Besides these points, I have to say the dialogue flowed smoothly and the craftsmanship of George Seaton shun through in that aspect. This rendition is a remake of 1947’s film of the same name. So, if we have to get analytical here, perhaps the storyline Seaton envisioned would have worked better for its original release time. The era was different, entertainment was meant for grown-ups rather than children. Therefore, giving it a second life in the nineties, when television and cinema had evolved to be any man’s game, should have endured larger changes.

Performances were delivered skilfully by the main cast. Mara Wilson is somewhat of a Macaulay Culkin case, having made her name a household item back in the day. Right now, she’s off into oblivion, although making theatrical appearances here and there. Dylan McDermott has become a regular on the small screen, with a very admirable lead role in the famous “American Horror Story”.

Although I’m all for changing it up every day of the countdown, I’m not sure how much this film can move its audience. Unlike the cheerfulness of “Arthur Christmas” or the desperation in “It’s A Wonderful Life”, “Miracle on 34th Street” manages to miss all the marks for me. It holds close to no impact, despite being dotted with touching moments. Something went wrong, but you could still enjoy it. Give the film a shot and commend bellow what you think on the subject!

Stay awesome! Only one more week until Christmas!

Megs x

Christmas Film Reviews: “Home Alone”

This entry hardly needs an introduction. The “Home Alone” franchise made its start twenty five years ago and has become one of the most prolific Christmas traditions. Child star Macaulay Culkin graces its original instalment as young Kevin McCallister – an eight-year-old grump who has trouble dealing with an overcrowded family. Chris Collumbus, a known name in the world of production, made a step in directing this project and has harvested worldwide reputation from it. The very first festive video cassette I owned happened to be “Home Alone” and it brings me great nostalgia to say – here’s the long-overdue review.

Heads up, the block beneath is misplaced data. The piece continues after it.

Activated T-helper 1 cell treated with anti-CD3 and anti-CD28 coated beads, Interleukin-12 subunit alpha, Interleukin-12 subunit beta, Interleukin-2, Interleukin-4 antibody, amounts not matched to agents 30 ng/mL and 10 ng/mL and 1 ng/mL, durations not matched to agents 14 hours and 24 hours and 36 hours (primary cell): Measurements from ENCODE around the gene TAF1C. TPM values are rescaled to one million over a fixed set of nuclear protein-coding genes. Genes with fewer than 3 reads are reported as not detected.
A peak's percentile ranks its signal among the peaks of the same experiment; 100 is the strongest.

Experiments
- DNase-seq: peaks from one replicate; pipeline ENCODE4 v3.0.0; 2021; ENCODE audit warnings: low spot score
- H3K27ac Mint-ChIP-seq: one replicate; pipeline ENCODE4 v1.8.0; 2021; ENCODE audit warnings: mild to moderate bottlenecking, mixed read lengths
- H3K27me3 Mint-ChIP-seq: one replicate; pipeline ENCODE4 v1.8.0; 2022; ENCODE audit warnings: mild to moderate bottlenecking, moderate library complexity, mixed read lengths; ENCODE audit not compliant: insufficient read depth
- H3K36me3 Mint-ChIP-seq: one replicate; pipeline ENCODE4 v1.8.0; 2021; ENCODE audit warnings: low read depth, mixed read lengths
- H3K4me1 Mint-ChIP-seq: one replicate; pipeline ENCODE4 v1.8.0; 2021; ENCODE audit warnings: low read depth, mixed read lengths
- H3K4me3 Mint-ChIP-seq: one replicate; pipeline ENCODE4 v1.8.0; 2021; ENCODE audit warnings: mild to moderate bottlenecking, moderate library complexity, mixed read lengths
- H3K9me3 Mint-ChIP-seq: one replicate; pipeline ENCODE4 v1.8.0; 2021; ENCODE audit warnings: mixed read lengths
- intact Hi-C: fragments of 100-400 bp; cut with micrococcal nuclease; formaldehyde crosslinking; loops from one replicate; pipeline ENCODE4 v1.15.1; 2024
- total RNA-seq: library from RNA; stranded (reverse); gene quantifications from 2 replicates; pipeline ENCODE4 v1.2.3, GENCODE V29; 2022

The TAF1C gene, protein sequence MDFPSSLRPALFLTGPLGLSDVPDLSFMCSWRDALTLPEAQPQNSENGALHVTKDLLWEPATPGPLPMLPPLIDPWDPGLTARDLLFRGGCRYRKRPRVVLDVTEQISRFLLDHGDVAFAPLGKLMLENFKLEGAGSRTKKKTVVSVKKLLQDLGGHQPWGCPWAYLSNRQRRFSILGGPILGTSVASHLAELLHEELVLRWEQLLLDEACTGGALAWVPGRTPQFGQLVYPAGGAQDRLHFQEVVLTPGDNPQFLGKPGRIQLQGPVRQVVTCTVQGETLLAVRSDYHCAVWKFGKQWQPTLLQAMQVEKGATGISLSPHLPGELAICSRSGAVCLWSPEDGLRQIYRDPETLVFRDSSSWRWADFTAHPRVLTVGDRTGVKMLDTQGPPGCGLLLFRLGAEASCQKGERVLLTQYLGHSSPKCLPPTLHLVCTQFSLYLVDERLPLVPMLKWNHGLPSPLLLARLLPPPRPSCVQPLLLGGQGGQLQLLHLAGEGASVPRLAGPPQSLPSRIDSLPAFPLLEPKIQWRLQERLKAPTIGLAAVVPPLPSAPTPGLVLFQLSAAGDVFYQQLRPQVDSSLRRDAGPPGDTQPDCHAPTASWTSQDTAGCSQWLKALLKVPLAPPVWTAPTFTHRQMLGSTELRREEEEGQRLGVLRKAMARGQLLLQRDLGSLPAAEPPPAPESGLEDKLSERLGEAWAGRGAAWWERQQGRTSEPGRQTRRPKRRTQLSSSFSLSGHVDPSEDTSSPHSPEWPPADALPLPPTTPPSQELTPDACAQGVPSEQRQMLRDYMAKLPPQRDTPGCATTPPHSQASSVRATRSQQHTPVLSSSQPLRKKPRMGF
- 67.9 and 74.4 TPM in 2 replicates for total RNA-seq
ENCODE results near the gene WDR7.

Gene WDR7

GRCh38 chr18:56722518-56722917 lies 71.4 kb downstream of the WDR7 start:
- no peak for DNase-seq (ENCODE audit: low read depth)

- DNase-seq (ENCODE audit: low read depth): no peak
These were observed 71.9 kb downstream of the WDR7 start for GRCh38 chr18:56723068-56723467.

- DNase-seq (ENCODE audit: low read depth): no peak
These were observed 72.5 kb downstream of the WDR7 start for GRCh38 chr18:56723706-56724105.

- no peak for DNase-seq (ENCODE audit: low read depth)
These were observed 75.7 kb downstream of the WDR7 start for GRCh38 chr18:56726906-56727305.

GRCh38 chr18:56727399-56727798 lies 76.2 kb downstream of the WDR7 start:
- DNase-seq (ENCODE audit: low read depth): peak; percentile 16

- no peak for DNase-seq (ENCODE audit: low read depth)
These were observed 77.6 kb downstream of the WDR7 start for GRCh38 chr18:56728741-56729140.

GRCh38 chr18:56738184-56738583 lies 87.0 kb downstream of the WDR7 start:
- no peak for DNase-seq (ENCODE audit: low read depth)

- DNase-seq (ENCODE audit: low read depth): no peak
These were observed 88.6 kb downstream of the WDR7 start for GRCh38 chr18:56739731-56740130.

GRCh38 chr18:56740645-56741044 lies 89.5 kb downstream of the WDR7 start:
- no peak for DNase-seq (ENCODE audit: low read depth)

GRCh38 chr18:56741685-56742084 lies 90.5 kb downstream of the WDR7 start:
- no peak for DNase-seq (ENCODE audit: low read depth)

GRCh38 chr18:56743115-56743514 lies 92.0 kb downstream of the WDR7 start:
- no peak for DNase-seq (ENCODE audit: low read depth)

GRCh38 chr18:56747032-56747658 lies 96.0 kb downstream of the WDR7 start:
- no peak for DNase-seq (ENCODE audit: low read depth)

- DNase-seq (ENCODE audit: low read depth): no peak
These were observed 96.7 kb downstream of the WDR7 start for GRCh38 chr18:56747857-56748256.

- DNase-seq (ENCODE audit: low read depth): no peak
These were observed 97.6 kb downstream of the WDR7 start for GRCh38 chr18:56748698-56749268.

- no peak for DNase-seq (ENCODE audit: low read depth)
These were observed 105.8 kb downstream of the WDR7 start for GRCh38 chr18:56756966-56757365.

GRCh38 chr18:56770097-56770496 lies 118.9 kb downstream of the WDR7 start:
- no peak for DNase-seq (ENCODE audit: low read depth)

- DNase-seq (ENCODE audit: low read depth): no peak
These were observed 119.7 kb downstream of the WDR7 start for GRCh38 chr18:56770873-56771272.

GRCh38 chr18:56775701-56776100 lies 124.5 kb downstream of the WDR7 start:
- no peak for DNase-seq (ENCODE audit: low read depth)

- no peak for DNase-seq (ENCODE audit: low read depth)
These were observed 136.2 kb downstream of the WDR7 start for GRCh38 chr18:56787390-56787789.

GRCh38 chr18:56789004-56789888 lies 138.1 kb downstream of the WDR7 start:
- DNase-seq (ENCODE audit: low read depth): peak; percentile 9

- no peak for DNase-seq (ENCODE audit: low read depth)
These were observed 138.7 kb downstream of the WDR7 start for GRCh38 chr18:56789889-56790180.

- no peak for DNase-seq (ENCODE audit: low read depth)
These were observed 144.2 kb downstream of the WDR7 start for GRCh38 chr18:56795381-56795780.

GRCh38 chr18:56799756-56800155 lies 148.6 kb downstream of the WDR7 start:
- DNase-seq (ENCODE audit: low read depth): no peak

The McCallisters are going on vacation to Paris and everything is set – luggage, cousins, aunties and pizza. A staggering fifteen people wonder about the Illinois home the day before Christmas eve, buzzing like bees for their big adventure. Among them is young Kevin, who seems to always get the raw end of the deal. Upon being punished for causing chaos, he wishes his family would simply disappear.That desire is fulfilled when the boy gets left behind next morning in the rush to a late airport drive. Life suddenly becomes a party for the kid, who has waited for an opportunity like this years in time. However, a pair of local robbers also have plans for Kevin’s home and they’d travel great lengths in fulfilling them. When nightfall comes, they make a move, not expecting the child to fight back in a determined attempt to defend his castle. From then on, it is a fast-track rollercoaster through laughter and excitement as both sides try to even the score. Will Kevin get his family back in time for Christmas day? Will he regret having pushed them away in the first place? One thing’s for sure, the Wet Bandits will receive everything they deserve that holiday, burns and bruises included.